White flight from integrating schools
This excerpt touches on two subjects: resource inequality and the white response to desegregation efforts. First, the resource inequality between white and black schools did not bother Robinson much as a student, she recalls. Second, Robinson remembers that when integration loomed, white parents started raising money to send their children to private schools. By the time integration happened, few white children remained to join black and Native American students in integrated schools.
Citing this Excerpt
Oral History Interview with Willa V. Robinson, January 14, 2004. Interview U-0014. Southern Oral History Program Collection (#4007) in the Southern Oral History Program Collection, Southern Historical Collection, Wilson Library, University of North Carolina at Chapel Hill.
Full Text of the Excerpt
MM: Yeah. Was it all black teachers at the school when your kids were going there?
WR: Yeah, and the principal, too.
MM: Um-hum. Did you find yourself looking around and saying, “Well, we don’t have such and such that the white school has, or this other thing that the white school has?” Or was that not even really an issue?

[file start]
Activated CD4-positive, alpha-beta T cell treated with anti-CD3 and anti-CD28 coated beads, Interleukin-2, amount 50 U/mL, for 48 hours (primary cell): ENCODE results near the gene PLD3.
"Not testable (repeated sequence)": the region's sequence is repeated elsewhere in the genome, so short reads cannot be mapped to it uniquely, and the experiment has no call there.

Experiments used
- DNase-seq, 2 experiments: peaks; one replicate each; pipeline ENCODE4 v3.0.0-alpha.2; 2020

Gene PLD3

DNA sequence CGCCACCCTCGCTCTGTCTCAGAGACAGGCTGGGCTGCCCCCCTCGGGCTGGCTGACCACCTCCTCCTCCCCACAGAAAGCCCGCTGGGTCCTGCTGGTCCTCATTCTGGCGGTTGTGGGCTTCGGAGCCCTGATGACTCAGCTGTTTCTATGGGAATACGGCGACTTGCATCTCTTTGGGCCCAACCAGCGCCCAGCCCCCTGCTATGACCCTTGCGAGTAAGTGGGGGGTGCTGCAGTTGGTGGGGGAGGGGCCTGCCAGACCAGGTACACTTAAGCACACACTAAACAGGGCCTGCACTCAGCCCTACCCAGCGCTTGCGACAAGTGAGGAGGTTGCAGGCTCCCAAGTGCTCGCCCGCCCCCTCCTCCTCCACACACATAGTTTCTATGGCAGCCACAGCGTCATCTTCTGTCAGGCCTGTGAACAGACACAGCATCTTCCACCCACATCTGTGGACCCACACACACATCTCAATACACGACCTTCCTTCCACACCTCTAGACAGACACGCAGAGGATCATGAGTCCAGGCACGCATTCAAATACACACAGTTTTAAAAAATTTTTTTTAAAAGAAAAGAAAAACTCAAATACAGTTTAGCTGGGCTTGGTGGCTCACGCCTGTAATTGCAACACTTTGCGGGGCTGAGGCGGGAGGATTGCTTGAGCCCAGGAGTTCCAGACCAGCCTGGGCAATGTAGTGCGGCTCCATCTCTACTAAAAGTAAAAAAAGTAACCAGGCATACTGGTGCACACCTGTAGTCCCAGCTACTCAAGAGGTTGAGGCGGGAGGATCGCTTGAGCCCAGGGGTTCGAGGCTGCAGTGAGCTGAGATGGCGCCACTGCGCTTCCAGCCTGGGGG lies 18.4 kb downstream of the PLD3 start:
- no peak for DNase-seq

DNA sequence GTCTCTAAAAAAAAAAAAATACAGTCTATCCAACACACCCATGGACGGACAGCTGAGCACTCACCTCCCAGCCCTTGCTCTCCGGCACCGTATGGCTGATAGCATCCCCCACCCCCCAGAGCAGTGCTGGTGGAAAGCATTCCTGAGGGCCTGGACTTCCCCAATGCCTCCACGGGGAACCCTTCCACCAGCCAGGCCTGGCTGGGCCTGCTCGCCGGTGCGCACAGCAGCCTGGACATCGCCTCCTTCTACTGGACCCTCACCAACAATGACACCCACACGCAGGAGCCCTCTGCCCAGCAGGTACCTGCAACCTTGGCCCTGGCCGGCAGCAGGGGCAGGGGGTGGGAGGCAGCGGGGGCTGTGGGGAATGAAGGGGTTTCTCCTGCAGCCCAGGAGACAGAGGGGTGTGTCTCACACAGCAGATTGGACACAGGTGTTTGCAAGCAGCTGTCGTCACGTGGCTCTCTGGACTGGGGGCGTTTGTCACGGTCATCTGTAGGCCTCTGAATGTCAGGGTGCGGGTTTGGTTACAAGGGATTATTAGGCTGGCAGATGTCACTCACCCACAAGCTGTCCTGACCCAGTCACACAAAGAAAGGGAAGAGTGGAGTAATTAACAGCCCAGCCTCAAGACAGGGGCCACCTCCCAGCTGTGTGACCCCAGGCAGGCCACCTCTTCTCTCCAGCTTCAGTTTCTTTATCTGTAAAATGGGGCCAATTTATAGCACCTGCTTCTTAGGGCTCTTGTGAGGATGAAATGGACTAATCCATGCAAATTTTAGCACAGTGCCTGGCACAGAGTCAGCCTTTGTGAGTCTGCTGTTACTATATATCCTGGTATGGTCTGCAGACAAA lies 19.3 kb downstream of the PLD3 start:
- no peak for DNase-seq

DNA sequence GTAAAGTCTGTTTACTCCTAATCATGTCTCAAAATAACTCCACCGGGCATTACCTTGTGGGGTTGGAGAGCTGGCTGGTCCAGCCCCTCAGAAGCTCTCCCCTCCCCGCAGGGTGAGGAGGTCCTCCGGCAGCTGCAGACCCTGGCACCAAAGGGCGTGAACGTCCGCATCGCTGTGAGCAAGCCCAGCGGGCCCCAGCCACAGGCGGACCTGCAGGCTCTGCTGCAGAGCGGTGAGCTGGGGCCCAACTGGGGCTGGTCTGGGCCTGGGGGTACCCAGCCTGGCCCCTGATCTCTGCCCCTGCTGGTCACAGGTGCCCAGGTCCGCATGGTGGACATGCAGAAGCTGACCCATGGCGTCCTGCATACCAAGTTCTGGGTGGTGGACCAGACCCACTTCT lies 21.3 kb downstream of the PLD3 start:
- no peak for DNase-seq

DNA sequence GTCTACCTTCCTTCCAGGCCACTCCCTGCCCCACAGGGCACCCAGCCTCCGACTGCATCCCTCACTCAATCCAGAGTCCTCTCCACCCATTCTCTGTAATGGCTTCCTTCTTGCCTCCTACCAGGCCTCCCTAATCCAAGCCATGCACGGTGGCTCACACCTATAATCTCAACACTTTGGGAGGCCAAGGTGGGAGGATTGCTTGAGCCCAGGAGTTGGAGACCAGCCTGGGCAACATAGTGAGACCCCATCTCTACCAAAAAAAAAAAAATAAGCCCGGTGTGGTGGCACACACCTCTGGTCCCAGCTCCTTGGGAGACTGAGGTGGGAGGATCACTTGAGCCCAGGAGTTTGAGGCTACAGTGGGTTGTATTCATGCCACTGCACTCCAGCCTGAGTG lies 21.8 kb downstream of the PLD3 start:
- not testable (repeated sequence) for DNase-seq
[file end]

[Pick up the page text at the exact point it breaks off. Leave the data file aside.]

WR: I heard the teachers talking about the different things that we did not have, but if it was the children we just made do with what we had. We didn’t get to visit the other schools to make a comparison.
WR: But the teachers did because they’d have the teacher’s meeting, or whatever. They’d have to go over there for one reason or another, and they would see what was going on, but we, as children, we didn’t see that.
MM: In the 1960s it sounds like white parents were organizing against integration.
WR: They were.
MM: What were black parents doing or thinking about as all these issues came up?
WR: Praying a lot.
WR: Because first of all, in the town of Maxton what they started doing automatically even before the integration got there was some of them didn’t have cash money. They were selling parts of their land and properties to get cash money to send their child to a private school.
MM: These are white parents?
WR: And them that had money automatically started investigating the nearest private school they could send their child to. So by the time that schools was really integrated and they started going to school together, the only people mostly at school was Indian and black. They had done weeded their children out beforehand. You might find one, two, or maybe three white kids in the elementary school. But by the time they got to middle school or high school they was in a private school. They was not in the public schools any longer.